“Why Does God Send People To Hell?” (Answering Atheism)

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Atheist Question: “If God is loving, why does He send people to Hell?”

This is one of the top objections that atheists have when it comes to God. There are some things that the question assumes, though. It’s important that we refrain from answering the question until we realize the assumptions the question is making.

Assumptions Of The Question

First, the question assumes that God is loving. This assumption is based on what Christians teach about God: that is, that God is love and no hate. God doesn’t hate the world, but loves it according to John 3:16. John 3:16 isn’t the only verse that says as much, but it’s one of the fundamental verses of the Christian faith.

Next, the question assumes that God sends people to Hell: “why does He send people to Hell?” This question is both theological and philosophical. First, the question is philosophical because it assumes that “sending people to Hell,” as atheists say, is a cruel act. It’s cruel for a good God to do a “bad” thing, and sending people to Hell, in this mindset, is a bad thing. Atheists say that God “sending” people to Hell is not a loving act for what Christians call a “loving” God. A loving God would not torture people, or send them to a place of torment. A loving God would not send people to the worst place imaginable. Hell is worse than earth, and a loving God wouldn’t send people to the worst place imaginable.

These are the assumptions atheism makes about God, but these statements are leaving some things out of the equation.

What the question ignores

God is not only loving, but also just

The atheist mentions God as loving, but he or she forgets that God is also just. If we’re looking at Scripture to see what God says about Himself, we can’t pick the parts we like and ditch the parts we don’t. Either we take all God says about Himself or none, but we don’t get to revise God to fit what we think is acceptable. We don’t get to revise God to fit our notions of sensibility and common sense.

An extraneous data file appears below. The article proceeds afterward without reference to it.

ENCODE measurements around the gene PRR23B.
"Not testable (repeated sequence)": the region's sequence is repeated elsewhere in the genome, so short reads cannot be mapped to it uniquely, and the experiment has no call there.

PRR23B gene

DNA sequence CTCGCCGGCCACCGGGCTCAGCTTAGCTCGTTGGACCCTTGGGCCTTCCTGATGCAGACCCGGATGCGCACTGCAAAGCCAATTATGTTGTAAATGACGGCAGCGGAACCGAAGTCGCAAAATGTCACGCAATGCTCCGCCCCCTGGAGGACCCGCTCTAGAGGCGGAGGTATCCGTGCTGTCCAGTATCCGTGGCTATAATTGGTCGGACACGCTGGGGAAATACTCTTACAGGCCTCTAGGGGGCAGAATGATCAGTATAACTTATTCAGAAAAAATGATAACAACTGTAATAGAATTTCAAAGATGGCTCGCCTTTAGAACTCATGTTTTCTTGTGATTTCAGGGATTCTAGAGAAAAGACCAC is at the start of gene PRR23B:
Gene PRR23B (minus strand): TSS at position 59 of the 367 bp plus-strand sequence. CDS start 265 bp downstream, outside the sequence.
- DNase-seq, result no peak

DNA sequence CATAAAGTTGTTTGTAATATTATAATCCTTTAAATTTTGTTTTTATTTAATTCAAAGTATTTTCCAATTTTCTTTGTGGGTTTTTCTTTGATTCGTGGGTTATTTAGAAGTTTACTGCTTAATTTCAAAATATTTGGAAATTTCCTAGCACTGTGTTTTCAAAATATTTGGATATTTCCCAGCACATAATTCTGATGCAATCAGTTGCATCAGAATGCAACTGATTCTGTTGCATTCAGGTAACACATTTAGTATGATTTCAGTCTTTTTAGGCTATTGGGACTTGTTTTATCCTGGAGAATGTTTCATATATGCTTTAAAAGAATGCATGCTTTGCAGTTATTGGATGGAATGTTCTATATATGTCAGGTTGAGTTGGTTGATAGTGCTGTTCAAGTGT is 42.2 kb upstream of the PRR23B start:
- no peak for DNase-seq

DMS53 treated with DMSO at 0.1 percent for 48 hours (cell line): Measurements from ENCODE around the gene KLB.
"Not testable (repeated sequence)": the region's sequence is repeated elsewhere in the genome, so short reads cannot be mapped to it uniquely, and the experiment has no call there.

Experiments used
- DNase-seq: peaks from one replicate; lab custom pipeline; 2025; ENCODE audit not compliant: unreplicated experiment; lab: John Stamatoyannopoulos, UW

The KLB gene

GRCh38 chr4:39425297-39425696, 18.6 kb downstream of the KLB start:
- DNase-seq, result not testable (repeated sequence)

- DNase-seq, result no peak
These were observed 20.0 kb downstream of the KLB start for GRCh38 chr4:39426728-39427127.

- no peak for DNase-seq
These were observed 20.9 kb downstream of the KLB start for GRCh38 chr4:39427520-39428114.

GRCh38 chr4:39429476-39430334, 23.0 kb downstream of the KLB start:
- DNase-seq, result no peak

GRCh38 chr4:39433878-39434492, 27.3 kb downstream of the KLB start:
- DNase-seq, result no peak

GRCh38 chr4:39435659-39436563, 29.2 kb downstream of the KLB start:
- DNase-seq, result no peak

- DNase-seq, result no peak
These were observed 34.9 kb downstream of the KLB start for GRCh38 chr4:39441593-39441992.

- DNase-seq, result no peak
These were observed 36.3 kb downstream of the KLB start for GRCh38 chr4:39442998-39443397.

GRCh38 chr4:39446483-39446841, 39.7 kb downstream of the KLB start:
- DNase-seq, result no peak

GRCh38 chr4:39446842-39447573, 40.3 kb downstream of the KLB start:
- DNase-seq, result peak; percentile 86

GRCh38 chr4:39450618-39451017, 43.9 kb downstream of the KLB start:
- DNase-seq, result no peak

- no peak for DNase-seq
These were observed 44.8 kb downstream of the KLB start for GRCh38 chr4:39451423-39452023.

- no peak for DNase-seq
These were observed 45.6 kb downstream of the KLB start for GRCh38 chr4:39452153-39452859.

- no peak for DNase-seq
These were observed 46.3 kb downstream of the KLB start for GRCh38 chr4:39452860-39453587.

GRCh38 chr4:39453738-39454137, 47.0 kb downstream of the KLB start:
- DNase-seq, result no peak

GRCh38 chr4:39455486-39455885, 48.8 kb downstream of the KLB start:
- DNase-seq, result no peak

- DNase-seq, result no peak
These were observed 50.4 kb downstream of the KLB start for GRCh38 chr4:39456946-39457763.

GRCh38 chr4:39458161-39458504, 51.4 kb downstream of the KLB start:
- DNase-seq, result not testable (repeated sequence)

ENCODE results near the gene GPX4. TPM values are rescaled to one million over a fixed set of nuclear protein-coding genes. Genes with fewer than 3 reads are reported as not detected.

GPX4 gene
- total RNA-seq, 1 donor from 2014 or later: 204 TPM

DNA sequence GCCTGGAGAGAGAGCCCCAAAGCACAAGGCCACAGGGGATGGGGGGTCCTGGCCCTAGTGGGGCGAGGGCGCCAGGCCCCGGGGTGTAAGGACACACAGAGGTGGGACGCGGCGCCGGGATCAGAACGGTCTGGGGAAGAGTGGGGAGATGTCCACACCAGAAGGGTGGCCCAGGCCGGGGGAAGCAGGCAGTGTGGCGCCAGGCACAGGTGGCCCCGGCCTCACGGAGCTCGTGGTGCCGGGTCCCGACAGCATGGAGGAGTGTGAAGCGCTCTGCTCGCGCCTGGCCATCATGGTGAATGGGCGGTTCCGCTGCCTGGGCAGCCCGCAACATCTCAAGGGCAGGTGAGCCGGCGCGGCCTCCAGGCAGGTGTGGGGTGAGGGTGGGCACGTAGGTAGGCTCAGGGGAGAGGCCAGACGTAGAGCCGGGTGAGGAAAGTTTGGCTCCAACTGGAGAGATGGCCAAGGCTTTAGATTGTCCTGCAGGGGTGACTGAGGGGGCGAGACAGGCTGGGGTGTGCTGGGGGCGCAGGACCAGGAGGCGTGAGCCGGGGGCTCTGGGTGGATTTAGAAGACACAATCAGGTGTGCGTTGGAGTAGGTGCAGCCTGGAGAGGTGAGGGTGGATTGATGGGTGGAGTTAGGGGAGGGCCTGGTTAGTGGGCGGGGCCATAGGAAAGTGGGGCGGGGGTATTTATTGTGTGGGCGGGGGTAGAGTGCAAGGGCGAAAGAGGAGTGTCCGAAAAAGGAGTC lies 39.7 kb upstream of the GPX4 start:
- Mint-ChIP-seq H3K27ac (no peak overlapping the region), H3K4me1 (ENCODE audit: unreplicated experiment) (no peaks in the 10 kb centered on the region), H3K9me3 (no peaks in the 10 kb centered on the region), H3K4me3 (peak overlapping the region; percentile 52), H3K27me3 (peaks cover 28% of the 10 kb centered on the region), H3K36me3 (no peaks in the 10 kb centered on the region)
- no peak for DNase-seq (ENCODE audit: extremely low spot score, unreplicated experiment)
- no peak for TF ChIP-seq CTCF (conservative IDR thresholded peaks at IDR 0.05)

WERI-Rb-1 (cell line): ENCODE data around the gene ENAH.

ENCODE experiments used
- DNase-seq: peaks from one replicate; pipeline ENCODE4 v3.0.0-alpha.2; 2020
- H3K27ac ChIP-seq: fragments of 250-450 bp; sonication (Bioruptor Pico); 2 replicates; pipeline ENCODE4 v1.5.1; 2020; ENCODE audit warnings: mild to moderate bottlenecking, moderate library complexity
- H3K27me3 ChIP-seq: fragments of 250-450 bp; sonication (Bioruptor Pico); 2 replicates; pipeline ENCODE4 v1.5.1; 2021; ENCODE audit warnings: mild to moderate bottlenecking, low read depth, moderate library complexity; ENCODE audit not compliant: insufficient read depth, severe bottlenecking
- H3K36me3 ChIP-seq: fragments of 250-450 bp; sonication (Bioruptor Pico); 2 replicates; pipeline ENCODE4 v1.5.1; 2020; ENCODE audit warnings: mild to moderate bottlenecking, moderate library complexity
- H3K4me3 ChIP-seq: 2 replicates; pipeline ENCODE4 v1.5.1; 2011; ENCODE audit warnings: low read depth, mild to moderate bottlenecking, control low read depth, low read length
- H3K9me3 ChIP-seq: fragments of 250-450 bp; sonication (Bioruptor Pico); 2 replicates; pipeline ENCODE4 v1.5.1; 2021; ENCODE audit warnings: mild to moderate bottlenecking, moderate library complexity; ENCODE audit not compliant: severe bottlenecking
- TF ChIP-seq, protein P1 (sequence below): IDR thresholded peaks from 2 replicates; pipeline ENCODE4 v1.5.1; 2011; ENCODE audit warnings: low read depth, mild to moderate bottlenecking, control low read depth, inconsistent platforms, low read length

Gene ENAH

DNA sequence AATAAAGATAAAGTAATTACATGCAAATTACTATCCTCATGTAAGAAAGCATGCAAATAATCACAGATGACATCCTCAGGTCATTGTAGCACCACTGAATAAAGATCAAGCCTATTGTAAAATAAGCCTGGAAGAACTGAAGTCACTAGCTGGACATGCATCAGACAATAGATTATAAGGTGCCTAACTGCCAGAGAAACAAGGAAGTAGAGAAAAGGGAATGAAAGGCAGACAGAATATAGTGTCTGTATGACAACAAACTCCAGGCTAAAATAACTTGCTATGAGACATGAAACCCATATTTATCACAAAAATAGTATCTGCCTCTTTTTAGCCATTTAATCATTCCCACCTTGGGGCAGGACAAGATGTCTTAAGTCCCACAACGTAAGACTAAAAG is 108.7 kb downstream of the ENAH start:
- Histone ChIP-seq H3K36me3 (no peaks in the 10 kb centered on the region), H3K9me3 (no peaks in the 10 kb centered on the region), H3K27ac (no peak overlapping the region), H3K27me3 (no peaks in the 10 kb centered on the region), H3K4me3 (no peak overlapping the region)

So, it is in the spirit of allowing God to be what He says about Himself in Scripture that we must focus on God being both loving and just.

What does it mean for God to be just?

God as Father

It means that, while God is loving, God is also a God who rewards the right and punishes the wrong. It is no different than a parent. A good parent isn’t loving to the point where he or she lets the child get away with wrong; a parent who is both loving and just loves the child but disciplines the child when necessary. There can be no love without discipline. The Apostle Paul points this out extremely well:

And you have forgotten the exhortation which speaks to you as to sons:

“My son, do not despise the chastening of the Lord,
Nor be discouraged when you are rebuked by Him;
For whom the Lord loves He chastens,
And scourges every son whom He receives.”

If you endure chastening, God deals with you as with sons; for what son is there whom a father does not chasten? But if you are without chastening, of which all have become partakers, then you are illegitimate and not sons. Furthermore, we have had human fathers who corrected us, and we paid them respect. Shall we not much more readily be in subjection to the Father of spirits and live? 10 For they indeed for a few days chastened us as seemed best to them, but He for our profit, that we may be partakers of His holiness. 11 Now no chastening seems to be joyful for the present, but painful; nevertheless, afterward it yields the peaceable fruit of righteousness to those who have been trained by it. (Hebrews 12:5-11, NKJV)

God is called “the Father of spirits” (Hebrews 12:9), and believers His “sons.” And so, God, as Father, is disciplinarian. He chastises, as can be seen from the words “chastens” (v.6), “chastening” (v.7), “chasten” (v.7), “chastening” (v.8), “corrected” (v.9), “chastened” (v.10), and “chastening” (v.11).

As Father, God rewards righteousness and punishes wickedness. And so, God, as Father, punishes wrongdoing.

God is Judge

But God is not just Father, but also Judge. Those who do not believe in God only know Him as a judge. Those who believe in Him and love Him know God as both Father and Judge.

As Judge, God does what you would expect judges to do. What does a Judge do? He or she sentences criminals, hears cases between individuals, makes rulings that become law, that hearers have to abide by. God is a loving Father, but He also chastises His children. If God chastises His children, then surely, He chastises unbelievers. Paul writes to Jewish Christians in his letter to the Hebrews that God is Father. And yet, God is the Father of us all in the sense that He created us all. This wasn’t a point lost on the Old Testament prophets and the Apostle Paul in the New Testament. Malachi asks the question, “Have we not one Father? Has not one God created us?” (Malachi 2:10) The truth is that the one true living God has created every human, whether they believe in Him or not.